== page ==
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Joe looked at the substitute’s notes Becky had left for him and said, “It looks like next on our fun filled frolics is examining the weather; a subject that people discuss but never seem to do anything about. When I call your row please come to the back of the classroom and sit Indian style on the rug.”

“What’s Indian style?” queried a gap toothed, dark haired boy in the middle of the room.

Joe dropped his mouth open, threw his hands up, looked at his seating chart and said, “Jeff Bigelow! Why are you blurting?” he asked with exaggerated astonishment. “Please raise your hand, my friend.” Dropping to the floor and crossing his right ankle under his left calf he said, “And Indian style is like this.”

“That’s not-”

Joe threw his right hand forward, smiled, sprang up from the ground, raised his index finger and then thrust his hand in the air.

Jeff looked at him for a second, smiled back and raised his hand in response.

“Jeff Bigelow?”

Jeff lowered his hand and said, “That’s not Indian style, it’s crisscross applesauce.”

“Crisscross applesauce? Why, I’ve never heard of such a thing! Okay, crisscross applesauce it shall be. Now, when I call your row head to the rug in the back of the room and get snug. Row number three, come on down!”

Once they were settled on the rug and sitting crisscross style Joe stated the conversation by stating the day’s date. “Okay. It is Monday, November third, nineteen eighty six. Who can tell me what it’s like outside today?”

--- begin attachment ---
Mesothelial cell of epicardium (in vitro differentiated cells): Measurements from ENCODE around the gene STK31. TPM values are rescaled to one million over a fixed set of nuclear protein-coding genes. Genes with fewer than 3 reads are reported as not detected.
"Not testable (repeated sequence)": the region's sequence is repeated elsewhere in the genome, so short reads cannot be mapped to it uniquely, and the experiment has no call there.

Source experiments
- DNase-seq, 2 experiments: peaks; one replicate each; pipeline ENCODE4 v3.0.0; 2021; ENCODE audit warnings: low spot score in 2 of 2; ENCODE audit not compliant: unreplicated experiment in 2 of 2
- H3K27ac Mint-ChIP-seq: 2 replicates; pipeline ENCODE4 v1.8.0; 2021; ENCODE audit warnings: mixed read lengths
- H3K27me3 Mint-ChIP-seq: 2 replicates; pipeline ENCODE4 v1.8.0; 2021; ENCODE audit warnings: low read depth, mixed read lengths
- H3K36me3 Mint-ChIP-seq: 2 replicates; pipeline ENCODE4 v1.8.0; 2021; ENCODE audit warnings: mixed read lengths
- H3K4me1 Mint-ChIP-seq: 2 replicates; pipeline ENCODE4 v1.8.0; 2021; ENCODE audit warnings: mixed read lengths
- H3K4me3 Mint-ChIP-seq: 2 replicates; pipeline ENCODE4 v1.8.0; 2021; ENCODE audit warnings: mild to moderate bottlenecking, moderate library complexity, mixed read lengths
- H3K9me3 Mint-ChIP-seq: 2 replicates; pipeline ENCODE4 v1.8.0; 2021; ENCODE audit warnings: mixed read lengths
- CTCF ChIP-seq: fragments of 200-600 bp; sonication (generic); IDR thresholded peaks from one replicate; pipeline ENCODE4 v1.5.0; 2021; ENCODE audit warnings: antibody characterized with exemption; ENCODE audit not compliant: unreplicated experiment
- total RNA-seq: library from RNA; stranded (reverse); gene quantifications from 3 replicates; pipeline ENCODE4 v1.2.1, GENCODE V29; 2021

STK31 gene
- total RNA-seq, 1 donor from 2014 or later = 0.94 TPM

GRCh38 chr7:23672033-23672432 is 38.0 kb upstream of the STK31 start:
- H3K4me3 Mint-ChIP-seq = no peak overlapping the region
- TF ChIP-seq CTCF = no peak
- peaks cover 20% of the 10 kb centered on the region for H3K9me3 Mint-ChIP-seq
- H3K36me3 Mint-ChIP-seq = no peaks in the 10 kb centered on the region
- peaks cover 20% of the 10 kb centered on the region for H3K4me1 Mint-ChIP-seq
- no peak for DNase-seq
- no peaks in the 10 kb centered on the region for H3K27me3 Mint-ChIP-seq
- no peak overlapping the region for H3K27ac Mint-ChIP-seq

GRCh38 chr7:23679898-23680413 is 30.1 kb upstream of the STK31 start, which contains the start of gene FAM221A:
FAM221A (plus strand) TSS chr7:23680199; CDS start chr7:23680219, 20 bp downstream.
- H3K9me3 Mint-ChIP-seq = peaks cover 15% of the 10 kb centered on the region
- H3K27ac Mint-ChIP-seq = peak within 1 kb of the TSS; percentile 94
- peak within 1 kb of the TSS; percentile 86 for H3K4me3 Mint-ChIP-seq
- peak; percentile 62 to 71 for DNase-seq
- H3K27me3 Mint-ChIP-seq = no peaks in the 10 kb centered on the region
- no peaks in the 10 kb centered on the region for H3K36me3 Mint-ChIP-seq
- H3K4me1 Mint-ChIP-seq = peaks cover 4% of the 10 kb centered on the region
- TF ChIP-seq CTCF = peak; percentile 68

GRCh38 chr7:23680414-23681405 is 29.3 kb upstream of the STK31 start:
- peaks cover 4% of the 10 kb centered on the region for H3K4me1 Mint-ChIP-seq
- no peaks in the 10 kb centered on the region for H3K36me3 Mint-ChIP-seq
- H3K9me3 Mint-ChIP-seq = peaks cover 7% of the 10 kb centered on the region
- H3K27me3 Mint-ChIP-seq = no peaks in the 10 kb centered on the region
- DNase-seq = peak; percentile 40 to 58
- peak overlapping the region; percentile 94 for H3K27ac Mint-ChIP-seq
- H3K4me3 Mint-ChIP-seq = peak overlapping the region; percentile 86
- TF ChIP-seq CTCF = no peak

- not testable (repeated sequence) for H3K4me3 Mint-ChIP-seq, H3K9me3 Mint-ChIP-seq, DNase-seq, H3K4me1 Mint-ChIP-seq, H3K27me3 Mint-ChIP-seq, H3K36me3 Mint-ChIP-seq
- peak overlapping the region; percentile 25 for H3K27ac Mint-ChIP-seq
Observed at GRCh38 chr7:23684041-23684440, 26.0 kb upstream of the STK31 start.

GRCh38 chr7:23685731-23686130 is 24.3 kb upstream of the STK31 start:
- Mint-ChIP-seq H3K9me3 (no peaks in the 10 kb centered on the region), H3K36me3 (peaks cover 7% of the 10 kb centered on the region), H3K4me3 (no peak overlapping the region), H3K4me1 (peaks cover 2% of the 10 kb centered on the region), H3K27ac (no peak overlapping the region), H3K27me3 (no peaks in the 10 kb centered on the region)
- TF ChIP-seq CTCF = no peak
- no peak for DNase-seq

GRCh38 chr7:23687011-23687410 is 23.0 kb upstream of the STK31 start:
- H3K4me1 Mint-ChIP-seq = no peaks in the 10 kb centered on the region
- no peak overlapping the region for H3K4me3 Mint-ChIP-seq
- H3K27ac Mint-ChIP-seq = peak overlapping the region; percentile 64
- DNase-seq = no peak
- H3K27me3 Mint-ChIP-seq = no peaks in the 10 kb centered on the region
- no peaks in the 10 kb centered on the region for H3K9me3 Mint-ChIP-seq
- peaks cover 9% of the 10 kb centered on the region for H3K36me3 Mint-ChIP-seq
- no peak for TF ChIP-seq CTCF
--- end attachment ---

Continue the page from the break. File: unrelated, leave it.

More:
“Sunny!” boomed half a dozen children.

“Oops! My mistake. Please raise your hand when you want to share. In fact, when I ask a question I definitely don’t want you to blurt. I want you to think about the question for a couple of seconds without blurting and without raising your hands, then I’ll say ‘pair’ and you can confab with your neighbor and when I say ‘share’ I want you to raise your hand and after all that I’ll call on someone? Copacetic?”

“What does that mean!?” Katherine blurted out.

“Right. Sorry. Copacetic means is everything clear? Are we on the same wave length, do you understand. It kind of means, is that perfect?”

“I guess,” she answered, rolling her eyes.

“Cool. Don’t forget, think, pair, share- and no blurting.”

The Hispanic boy that had asked Joe about his lunch raised his hand and Joe said, “Yes, uhm, darn it. Tell me your name again please.”

“Victor Riojas,” he answered.

“Yes, Victor Riojas, what can I do you for?”

“What’s confab?”

“Confab means confer with your neighbor, talk to him, see what he thinks. That’s the pair part. I won’t always call on the first person to raise his hand so we don’t have to throw them up in the air and wave them madly and coo, ‘Ooh, ooh, ooh! Pick me, pick me!’ I need your best answer, not your quickest. Comprendas? Understand?”

Victor’s head jerked up at the word, comprendas and he quickly blurted, “Si. Comprendo. Habla espanol, senor Kleen?”

“Whoops! No, Victor I really don’t. Sorry. We’ll need to speak English or else I’ll get lost. So when I ask a question I’ll hold up one finger and that means you should think about the question, two fingers means pair so you can talk quietly with your neighbor for a few seconds and three fingers means share, so raise your hand if you think you know the answer. Copacetic comprendan? Do you get it?”

“Yes!” chorused the class.